Polaris, named after the North Star, was a two-stage ballistic missile powered by solid-fuel rocket motors and controlled by a self-contained inertial guidance system. It was designed to be launched from a submerged submarine. On July 20, 1960, Polaris became the first ballistic missile to be launched from a submarine under water. (In 1942, Germany had successfully test-fired mortar rounds from partially submerged mortar tubes, but no missile had ever been launched from a submerged submarine.) A second A1 Polaris missile was fired three hours later, demonstrating that multiple wartime missile launches were feasible. The Polaris program was the culmination of an intensive four-year program by the Department of the Navy.

There were three versions of the Polaris, designated A1, A2, and A3. Each modification of the missile improved its range, accuracy, target flexibility, and throw weight. Polaris was launched from three classes of fleet ballistic missile nuclear-propelled submarines (SSBNs): the George Washington class, the Ethan Allen class, and the Lafayette class. The first Polaris A2 launch occurred on October 23, 1961, and the first Polaris A3 launch took place on October 26, 1963. Polaris A1 had an initial range of 1,200 nautical miles, and the A2 missile had a range of 1,500 nautical miles. Polaris A1 and A2 carried a single nuclear warhead, and the Polaris A3 carried multiple but not independently targetable warheads. On May 6, 1962, a nuclear-armed Polaris A1 was launched from the USS Ethan Allen while submerged in the Pacific, and its nuclear warhead was detonated over the South Pacific on target. This 1962 launch and nuclear weapon detonation remains the only complete proof test of a U. S. strategic missile ever conducted. The A2 missile became operational in 1962 when it was first deployed on the USS Ethan Allen. The A1 missile was retired in 1965, and the A2 was retired from service in 1974.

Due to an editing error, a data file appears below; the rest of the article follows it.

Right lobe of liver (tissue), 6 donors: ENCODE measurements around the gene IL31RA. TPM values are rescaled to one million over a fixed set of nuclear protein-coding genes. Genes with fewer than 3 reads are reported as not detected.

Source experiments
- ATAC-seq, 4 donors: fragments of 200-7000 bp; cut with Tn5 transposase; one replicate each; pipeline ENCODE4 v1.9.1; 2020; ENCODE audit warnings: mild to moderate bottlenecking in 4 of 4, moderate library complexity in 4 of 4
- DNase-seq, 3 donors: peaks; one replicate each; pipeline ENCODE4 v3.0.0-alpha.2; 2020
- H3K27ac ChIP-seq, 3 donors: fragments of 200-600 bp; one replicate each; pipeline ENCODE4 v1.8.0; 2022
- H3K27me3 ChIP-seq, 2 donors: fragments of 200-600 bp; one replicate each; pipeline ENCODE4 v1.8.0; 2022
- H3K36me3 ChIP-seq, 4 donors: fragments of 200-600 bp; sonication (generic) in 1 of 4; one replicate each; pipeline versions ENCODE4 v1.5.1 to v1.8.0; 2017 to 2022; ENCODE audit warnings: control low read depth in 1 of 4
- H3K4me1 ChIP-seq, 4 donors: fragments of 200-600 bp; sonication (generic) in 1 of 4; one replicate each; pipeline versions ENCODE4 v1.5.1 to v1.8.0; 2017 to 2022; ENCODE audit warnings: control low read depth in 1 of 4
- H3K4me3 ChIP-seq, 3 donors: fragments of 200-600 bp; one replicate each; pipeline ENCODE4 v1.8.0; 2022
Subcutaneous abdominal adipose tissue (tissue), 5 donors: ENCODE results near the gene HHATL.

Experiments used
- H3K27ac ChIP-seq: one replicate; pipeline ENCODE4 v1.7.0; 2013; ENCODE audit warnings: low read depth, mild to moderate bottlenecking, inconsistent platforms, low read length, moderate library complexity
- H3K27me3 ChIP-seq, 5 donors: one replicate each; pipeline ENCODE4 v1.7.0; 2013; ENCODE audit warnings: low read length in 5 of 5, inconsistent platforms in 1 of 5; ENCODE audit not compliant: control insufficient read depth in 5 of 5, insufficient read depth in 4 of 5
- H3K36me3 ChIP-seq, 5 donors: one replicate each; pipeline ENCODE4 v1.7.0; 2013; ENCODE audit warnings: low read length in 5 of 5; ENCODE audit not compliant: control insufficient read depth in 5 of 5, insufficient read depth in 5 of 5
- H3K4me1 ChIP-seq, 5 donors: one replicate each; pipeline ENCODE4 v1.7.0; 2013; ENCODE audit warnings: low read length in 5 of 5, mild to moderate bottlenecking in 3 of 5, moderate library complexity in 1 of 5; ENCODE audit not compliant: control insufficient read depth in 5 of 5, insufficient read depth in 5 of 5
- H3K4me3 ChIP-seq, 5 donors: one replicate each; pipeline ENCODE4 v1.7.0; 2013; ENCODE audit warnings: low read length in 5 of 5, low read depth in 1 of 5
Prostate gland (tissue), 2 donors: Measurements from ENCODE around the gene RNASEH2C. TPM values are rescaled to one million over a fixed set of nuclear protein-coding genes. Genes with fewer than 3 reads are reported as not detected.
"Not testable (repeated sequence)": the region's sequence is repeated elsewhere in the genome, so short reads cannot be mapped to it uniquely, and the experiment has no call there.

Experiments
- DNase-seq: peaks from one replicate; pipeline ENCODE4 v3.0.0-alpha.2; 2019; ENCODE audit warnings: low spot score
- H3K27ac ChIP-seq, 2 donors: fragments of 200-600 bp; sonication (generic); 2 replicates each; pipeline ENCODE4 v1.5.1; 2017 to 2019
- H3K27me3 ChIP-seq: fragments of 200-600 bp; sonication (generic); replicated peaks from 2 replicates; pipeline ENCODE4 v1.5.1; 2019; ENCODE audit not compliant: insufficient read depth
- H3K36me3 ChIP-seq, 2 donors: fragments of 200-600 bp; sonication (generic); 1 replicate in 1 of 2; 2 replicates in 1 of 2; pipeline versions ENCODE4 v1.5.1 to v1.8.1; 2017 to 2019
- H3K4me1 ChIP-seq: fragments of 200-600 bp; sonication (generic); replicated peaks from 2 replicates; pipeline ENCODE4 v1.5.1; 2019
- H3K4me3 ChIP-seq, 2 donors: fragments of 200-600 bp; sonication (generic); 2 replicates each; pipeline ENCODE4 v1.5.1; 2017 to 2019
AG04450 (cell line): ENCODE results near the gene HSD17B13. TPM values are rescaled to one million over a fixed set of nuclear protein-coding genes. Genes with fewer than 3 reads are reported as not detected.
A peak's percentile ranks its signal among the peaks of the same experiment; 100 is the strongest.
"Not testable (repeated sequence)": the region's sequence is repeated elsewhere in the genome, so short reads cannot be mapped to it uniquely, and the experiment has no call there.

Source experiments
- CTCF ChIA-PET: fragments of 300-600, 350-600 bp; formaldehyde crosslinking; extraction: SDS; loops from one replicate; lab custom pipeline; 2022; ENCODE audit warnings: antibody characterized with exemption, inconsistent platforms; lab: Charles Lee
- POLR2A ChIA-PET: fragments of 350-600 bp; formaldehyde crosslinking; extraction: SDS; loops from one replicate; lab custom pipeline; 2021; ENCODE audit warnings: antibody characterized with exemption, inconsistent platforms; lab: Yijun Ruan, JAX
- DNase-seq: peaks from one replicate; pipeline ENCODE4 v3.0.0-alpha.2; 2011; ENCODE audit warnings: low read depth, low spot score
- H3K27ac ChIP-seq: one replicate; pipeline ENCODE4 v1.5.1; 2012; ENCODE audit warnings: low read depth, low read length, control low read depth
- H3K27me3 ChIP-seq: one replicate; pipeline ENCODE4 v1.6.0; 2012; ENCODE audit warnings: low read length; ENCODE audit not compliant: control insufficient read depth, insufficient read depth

The Polaris A3 represented a significantly greater technological advance over Polaris A2, and with an approximately 85 percent new design, it was practically an entirely new missile. With a range of 2,500 nautical miles, it had the ability to reach any land target on the Earth. It also was the only Polaris missile to be equipped with multiple (three) reentry bodies, which were initially intended to serve as a way to penetrate primitive Soviet missile defenses. The first flight test of the A3 was conducted in August 1962, and the A3 became operational in September 1964 when the USS Daniel Webster began its initial operational patrol with sixteen A3s aboard. All Polaris A3 missiles were retired by the U. S. Navy when the last U. S. Polaris SSBN offloaded in February 1982.

The term “Polaris” also is used to describe the submarine on which the Polaris ballistic missiles were deployed. The Polaris submarine was 380 feet long with a 33-foot beam and weighed 6,700 tons. It was designated the 598 class and later the 608 class. There were five submarines in each class. The last Polaris A3 SSBN was reclassified as a nonstrategic submarine and eventually retired from service in 1983.

References Dicerto, Joseph, Missile Base beneath the Sea: The Story of Polaris (New York: St. Martin’s Press, 1967). Spinardi, Graham, From Polaris to Trident: The Development of U. S. Fleet Ballistic Missile Technology (New York: Cambridge University Press, 1994). “Submarine Launched Ballistic Missiles,” from United States Nuclear Forces Guide, Federation of American Scientists, available at http://www.fas.org/nuke/ guide/usa/slbm.